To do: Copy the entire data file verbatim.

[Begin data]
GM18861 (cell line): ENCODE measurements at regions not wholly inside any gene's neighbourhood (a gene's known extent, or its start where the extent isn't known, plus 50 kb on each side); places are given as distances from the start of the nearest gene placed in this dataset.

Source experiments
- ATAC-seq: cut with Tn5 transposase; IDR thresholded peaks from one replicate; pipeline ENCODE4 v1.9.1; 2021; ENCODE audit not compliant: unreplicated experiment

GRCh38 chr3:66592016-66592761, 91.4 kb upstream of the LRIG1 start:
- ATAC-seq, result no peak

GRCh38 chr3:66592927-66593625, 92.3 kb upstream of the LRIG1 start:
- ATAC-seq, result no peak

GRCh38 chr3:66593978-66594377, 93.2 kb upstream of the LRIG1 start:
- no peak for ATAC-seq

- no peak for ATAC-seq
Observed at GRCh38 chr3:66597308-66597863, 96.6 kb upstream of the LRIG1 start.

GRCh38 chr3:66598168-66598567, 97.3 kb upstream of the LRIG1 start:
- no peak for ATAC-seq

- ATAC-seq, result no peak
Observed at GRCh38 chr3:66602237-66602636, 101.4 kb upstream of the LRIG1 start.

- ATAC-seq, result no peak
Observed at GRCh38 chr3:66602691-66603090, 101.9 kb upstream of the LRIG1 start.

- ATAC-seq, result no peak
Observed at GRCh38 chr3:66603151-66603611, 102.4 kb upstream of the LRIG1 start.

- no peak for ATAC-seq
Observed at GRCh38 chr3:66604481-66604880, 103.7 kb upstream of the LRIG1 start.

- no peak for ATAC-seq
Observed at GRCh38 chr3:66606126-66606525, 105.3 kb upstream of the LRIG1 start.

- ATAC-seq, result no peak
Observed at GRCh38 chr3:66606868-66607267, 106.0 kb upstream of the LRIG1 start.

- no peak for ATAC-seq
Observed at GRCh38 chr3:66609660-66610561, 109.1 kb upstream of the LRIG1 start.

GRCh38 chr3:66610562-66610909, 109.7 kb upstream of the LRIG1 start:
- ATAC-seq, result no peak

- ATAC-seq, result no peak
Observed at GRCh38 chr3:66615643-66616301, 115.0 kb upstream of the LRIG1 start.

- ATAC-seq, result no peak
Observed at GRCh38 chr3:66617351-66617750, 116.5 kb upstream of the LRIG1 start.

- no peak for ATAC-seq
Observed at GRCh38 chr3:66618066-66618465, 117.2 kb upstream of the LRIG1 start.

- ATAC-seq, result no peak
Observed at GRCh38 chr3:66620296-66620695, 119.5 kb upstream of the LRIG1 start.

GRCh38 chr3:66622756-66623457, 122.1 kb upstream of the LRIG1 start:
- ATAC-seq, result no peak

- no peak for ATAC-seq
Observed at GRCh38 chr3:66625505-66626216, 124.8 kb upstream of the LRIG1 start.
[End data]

GM18861 (cell line): ENCODE measurements at regions not wholly inside any gene's neighbourhood (a gene's known extent, or its start where the extent isn't known, plus 50 kb on each side); places are given as distances from the start of the nearest gene placed in this dataset.

Source experiments
- ATAC-seq: cut with Tn5 transposase; IDR thresholded peaks from one replicate; pipeline ENCODE4 v1.9.1; 2021; ENCODE audit not compliant: unreplicated experiment

GRCh38 chr3:66592016-66592761, 91.4 kb upstream of the LRIG1 start:
- ATAC-seq, result no peak

GRCh38 chr3:66592927-66593625, 92.3 kb upstream of the LRIG1 start:
- ATAC-seq, result no peak

GRCh38 chr3:66593978-66594377, 93.2 kb upstream of the LRIG1 start:
- no peak for ATAC-seq

- no peak for ATAC-seq
Observed at GRCh38 chr3:66597308-66597863, 96.6 kb upstream of the LRIG1 start.

GRCh38 chr3:66598168-66598567, 97.3 kb upstream of the LRIG1 start:
- no peak for ATAC-seq

- ATAC-seq, result no peak
Observed at GRCh38 chr3:66602237-66602636, 101.4 kb upstream of the LRIG1 start.

- ATAC-seq, result no peak
Observed at GRCh38 chr3:66602691-66603090, 101.9 kb upstream of the LRIG1 start.

- ATAC-seq, result no peak
Observed at GRCh38 chr3:66603151-66603611, 102.4 kb upstream of the LRIG1 start.

- no peak for ATAC-seq
Observed at GRCh38 chr3:66604481-66604880, 103.7 kb upstream of the LRIG1 start.

- no peak for ATAC-seq
Observed at GRCh38 chr3:66606126-66606525, 105.3 kb upstream of the LRIG1 start.

- ATAC-seq, result no peak
Observed at GRCh38 chr3:66606868-66607267, 106.0 kb upstream of the LRIG1 start.

- no peak for ATAC-seq
Observed at GRCh38 chr3:66609660-66610561, 109.1 kb upstream of the LRIG1 start.

GRCh38 chr3:66610562-66610909, 109.7 kb upstream of the LRIG1 start:
- ATAC-seq, result no peak

- ATAC-seq, result no peak
Observed at GRCh38 chr3:66615643-66616301, 115.0 kb upstream of the LRIG1 start.

- ATAC-seq, result no peak
Observed at GRCh38 chr3:66617351-66617750, 116.5 kb upstream of the LRIG1 start.

- no peak for ATAC-seq
Observed at GRCh38 chr3:66618066-66618465, 117.2 kb upstream of the LRIG1 start.

- ATAC-seq, result no peak
Observed at GRCh38 chr3:66620296-66620695, 119.5 kb upstream of the LRIG1 start.

GRCh38 chr3:66622756-66623457, 122.1 kb upstream of the LRIG1 start:
- ATAC-seq, result no peak

- no peak for ATAC-seq
Observed at GRCh38 chr3:66625505-66626216, 124.8 kb upstream of the LRIG1 start.